How being a micro-influencer is changing Fashion Week

Apr 16, 2019 | Blog, Digital, Marketing Services, Promotion Staff & Modelling, Social Media

February and September mean just one thing for fashion fans: London Fashion Week.

It’s a jam-packed week of famous faces, glamorous parties and, of course, getting the low-down on what everyone will be wearing next season, from heritage brands and emerging talent.

With entry strictly reserved for insiders and VIP’S the audience at London Fashion Week famously bursts with buyers, editors and stylish stars.

However, in recent years the guestlist is changing as we are seeing more and more social media influencers and micro-influencers in attendance each year.


How is Social Media Changing Fashion Week?

Model walking down catwalk at London Fashion Week


A micro-influencer would normally have a social following of between 10k-100k followers, (less than mega -influencers) but you don’t need to have millions of followers to be influential.

Micro-influencers represent “everyday people” and they have a very strong, dedicated, and loyal following to their name. This makes them perfect for promoting new labels.

Some fashion influencers have thousands of loyal followers who trust the advice and recommendations from them so much, that they only buy what is promoted by that influencer.

Micro-influencers are the new stars of web advertising!


Influencer on her phone at New York Fashion Week

As celebrity endorsements and sponsorships grow, so does the gap between brands and their customers.

We all know celebrities like Charlize Theron have the money to buy luxury brands like Dior, or Angelina Jolie for Louis Vuitton. So, when they endorse these luxury brands no one really bats an eyelid.

On the other hand, if you saw a micro-influencer promoting a brand, suddenly, being able to buy and wear it becomes much more realistic and believable.

Using endorsers who aren’t rich and famous is a much more effective way to stand out and is a great way to build trust with your customers.

Influencers and micro-influencers also make fashion accessible and friendly with online tutorials on how to achieve desired looks. As well as fashion inspiration, great captions and high-quality photos.


Fashion Influencer dressed in oversized pink blazer

Fashion Influencer in jewelled crop top

Fashion brands are increasingly utilising micro-influencers as part of their marketing campaigns, but there are a few brands that have really mastered the art of influencer marketing.


These guys have nailed their use of micro-influencers from different corners of the globe who are known as ASOS insiders. The “insiders” use their own social media accounts to promote everything ASOS.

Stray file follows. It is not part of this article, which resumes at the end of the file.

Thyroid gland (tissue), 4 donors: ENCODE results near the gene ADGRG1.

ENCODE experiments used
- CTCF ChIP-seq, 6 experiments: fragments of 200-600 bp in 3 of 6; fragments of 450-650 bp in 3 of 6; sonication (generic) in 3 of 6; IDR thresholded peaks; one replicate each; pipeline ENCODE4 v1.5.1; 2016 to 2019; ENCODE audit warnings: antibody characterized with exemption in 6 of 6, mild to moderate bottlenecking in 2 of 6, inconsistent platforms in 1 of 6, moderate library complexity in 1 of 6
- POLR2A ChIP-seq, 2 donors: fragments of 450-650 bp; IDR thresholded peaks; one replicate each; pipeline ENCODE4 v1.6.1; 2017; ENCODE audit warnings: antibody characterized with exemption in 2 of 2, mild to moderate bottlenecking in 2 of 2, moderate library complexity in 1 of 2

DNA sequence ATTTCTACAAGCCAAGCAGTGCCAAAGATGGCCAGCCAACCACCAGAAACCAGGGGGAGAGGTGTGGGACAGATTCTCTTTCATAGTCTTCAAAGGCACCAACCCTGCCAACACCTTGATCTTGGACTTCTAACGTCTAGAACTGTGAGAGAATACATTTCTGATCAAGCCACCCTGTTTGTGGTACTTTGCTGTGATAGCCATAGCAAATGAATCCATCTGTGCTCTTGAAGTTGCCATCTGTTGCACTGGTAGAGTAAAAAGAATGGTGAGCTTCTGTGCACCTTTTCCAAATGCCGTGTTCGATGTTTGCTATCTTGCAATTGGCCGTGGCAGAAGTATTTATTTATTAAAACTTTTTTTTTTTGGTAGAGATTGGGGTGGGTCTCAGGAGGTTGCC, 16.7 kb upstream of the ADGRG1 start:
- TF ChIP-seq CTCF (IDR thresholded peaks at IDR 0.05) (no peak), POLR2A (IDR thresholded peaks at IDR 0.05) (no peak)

They will share a picture of themselves promoting a product (clothing, accessories and beauty products), and then list the code of the product underneath. This way followers can use the code to find whatever the insider is promoting.

Every “insider” has their own individual style, which means there’s an ASOS style out there for almost everyone – from 70’s Boho to Scandi cool.


screenshot of NA-KD influencers

Another great brand who has set the standard for influencer marketing is a Swedish fashion retailer called NA-KD. They realised early on that having a large group of influencers with a smaller following was better than having a smaller group of influencers with larger followings.

NA-KD gifts thousands of micro-influencers every month with free products, in return influencers promote their products on Instagram. NA-KD’s influencers keep their products in front of new, engaged audiences – much like ASOS insider’s.

As a result of their influencer marketing efforts, NA-KD is one of the most mentioned fashion brands by social influencers.

So, what does this all have to do with Fashion Week?

Well, while Fashion Week certainly doesn’t disappoint with must-see famous heritage brands, there is also a lot of emerging talent to see.

There’s no question that influencers and micro-influencers are very effective in promoting brand awareness. So clearly, they could be particularly invaluable to emerging designers at events like Fashion Week, which is perhaps why we are seeing more and more influencers make an appearance.


While Fashion Week is still by invitation only, some lucky fashion influencers now have the opportunity to attend the star-studded events, but there are a few requirements.

You need at least 10,000 blog visitors and a combined total of 10,000 followers on Facebook, Twitter and Instagram. You will also need to submit an outstanding portfolio of your fashion content. Make sure you head to the LFW website early to apply and bag yourself an exclusive spot on the guest-list.

Time for Change – A New Kind of Fashion Week

Fashion Week is opening its doors to more and more “everyday people” who have a love for fashion, an outstanding portfolio of fashion content and an impressive number of dedicated followers – but this isn’t the only thing that’s changing.

Traditionally we see brands showcasing their latest collaborations exclusively to buyers and editors ahead of when they will be available for purchase. However, this year we saw Burberry break away from traditional Fashion Week practice, as they unveiled their runway-to-retail business model. Burberry fans were able to make purchases from the new collections immediately after the show.

Could this be a sign of things to come? Are micro-influencers paving the way to making Fashion Week more inclusive? Could we be seeing more fashion influencers on the front row at Fashion Week?

Influencers – Sandra Reynolds Social Media Stars

We are lucky enough to represent some absolutely fantastic influencers. Visit our influencers division to have a browse!

If you are looking for influencers to celebrate your product or service through great content then get in touch, and we will help you find the right influencers for your brand.